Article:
microscope can be adjusted to fit the distance between your eyes.
optical devices such as binocular telescopes and field glasses also
have two ocular lenses that adjust in a manner similar to the
microscope. Binocular lenses can be adjusted individually, making it
unnecessary for many people to need their glasses when using them. If
you wear glasses and are unfamiliar with adjusting binocular lenses to
correct for your own eyes, see the section titled "Adjusting the Ocular Lenses" below.
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light microscopes contain two lens systems, an objective and an ocular.
The total magnification of an image is calculated by multiplying the
magnification of the ocular by the magnification of the objective. The
microscopes we will use each have a 10X ocular lens and four different
objective lenses listed in the table below.
|Objective||Magnification ||Total Magnification |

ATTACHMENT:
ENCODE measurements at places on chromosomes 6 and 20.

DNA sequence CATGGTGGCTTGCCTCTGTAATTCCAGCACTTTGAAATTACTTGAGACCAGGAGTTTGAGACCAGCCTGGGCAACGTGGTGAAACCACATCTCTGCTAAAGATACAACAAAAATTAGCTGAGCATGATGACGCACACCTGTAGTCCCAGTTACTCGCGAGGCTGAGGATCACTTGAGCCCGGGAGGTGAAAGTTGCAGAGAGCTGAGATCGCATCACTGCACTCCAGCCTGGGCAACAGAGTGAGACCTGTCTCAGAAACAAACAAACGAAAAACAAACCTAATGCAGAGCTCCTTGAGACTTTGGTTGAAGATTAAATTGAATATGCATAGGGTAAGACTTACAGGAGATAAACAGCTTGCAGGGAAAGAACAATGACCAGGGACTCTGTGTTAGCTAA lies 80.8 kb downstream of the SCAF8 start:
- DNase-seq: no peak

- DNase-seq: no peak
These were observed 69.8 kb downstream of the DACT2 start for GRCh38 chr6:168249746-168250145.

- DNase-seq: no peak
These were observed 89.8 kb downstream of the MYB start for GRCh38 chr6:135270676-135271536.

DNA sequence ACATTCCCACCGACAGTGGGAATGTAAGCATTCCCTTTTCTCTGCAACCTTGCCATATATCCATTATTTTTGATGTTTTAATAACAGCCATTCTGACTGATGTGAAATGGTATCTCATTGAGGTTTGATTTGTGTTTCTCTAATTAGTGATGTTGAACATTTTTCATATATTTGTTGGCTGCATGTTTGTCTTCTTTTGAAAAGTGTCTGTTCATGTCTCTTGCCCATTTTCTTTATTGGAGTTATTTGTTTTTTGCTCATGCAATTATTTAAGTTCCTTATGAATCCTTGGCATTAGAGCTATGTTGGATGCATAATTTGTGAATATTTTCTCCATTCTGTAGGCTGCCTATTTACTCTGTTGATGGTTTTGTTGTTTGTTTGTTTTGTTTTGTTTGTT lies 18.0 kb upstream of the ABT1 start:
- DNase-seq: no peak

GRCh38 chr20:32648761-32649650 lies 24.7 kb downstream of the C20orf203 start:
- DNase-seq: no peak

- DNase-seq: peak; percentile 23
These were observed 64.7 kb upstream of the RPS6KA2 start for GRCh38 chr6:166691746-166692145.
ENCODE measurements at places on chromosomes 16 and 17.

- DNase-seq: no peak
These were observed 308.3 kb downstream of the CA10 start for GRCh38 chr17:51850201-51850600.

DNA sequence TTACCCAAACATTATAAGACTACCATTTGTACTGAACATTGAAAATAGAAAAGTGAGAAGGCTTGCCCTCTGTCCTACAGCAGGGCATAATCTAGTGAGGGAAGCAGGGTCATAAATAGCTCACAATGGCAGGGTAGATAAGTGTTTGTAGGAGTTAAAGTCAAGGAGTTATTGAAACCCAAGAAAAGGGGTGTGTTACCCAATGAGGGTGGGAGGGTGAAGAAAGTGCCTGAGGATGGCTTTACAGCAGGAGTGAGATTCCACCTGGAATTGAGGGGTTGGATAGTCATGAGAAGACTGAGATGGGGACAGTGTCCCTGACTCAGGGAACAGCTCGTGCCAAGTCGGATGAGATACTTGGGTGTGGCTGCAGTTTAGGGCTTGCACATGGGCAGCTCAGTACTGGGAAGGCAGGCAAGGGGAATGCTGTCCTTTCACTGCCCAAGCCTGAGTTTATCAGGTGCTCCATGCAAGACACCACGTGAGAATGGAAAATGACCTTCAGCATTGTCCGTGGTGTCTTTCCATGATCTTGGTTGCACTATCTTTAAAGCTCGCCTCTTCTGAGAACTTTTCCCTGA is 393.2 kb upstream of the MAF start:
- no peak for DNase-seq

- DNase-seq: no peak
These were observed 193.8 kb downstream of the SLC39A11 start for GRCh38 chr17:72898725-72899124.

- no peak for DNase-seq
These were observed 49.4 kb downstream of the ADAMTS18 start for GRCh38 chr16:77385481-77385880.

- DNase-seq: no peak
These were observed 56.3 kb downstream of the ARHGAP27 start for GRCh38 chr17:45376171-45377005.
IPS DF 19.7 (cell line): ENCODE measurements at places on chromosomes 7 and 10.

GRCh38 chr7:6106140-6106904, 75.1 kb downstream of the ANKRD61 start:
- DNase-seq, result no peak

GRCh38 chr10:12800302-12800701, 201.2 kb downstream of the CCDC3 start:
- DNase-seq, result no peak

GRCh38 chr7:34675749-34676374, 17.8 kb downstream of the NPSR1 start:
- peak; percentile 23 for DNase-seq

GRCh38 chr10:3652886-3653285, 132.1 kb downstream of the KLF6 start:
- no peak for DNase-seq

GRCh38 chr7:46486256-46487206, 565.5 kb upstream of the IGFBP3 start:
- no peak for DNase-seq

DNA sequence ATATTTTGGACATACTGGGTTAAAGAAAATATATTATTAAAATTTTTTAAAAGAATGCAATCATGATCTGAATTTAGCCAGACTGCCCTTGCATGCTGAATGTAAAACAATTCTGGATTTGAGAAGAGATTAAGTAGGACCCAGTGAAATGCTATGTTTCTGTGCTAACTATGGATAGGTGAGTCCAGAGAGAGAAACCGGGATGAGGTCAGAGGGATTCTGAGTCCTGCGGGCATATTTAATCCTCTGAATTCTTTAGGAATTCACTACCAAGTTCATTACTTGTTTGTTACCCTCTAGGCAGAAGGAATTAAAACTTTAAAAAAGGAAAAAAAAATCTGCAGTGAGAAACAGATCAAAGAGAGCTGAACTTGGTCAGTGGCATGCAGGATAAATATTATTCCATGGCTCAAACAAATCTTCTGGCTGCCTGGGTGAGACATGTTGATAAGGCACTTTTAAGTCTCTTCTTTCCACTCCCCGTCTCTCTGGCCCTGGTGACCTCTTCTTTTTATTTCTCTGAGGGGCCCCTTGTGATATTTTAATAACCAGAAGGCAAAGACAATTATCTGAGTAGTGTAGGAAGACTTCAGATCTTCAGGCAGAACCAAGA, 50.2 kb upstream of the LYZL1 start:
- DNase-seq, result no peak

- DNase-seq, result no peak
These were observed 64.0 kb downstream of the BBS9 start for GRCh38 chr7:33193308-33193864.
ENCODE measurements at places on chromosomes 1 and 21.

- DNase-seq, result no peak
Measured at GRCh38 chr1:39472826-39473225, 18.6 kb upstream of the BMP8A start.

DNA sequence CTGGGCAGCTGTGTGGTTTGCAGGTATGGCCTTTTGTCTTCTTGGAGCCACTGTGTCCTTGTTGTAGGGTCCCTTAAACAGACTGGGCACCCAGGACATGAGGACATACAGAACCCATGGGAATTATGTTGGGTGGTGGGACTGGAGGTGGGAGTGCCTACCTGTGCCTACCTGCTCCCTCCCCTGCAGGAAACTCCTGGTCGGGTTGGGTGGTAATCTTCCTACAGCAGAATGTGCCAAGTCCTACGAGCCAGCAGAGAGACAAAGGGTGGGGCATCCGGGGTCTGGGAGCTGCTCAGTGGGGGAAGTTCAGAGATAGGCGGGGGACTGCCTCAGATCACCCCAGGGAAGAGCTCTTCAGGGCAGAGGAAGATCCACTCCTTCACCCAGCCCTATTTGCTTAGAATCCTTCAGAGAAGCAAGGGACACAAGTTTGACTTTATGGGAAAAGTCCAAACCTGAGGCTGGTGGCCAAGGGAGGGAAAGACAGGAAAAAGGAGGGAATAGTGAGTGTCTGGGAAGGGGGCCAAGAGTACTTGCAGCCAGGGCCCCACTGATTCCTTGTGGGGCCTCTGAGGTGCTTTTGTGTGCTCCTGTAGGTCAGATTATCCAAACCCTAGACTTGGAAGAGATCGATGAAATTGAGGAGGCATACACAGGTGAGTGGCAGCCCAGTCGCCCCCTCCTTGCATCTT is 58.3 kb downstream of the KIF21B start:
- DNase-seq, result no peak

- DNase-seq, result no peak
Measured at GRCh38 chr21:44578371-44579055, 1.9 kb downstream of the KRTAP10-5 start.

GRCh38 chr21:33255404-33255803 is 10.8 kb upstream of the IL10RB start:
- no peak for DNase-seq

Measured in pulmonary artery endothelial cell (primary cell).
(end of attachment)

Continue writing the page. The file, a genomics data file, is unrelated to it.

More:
|Scanning||4 X||40 X|
|Low Power||10 X||100 X|
|High Power||40 X or 43 X||400 X or 430 X|
|Oil Immersion ||100 X||1000 X|
bends when it passes from glass to air or from air to glass because air
and glass have different refractive indices. The bending of light as it
passes through the glass slide to the air and then to the glass lens
decreases the resolving power. At high magnification (1000X) it can
prevent a clear image from being viewed. This decrease in resolution
can be prevented by putting immersion oil between the slide and the lens because immersion has the same refractive index as glass.
condenser also increases the resolving power of the microscope. When
using the oil-immersion lens, the condenser (located beneath the stage)
should be raised to a position very close to the stage for maximum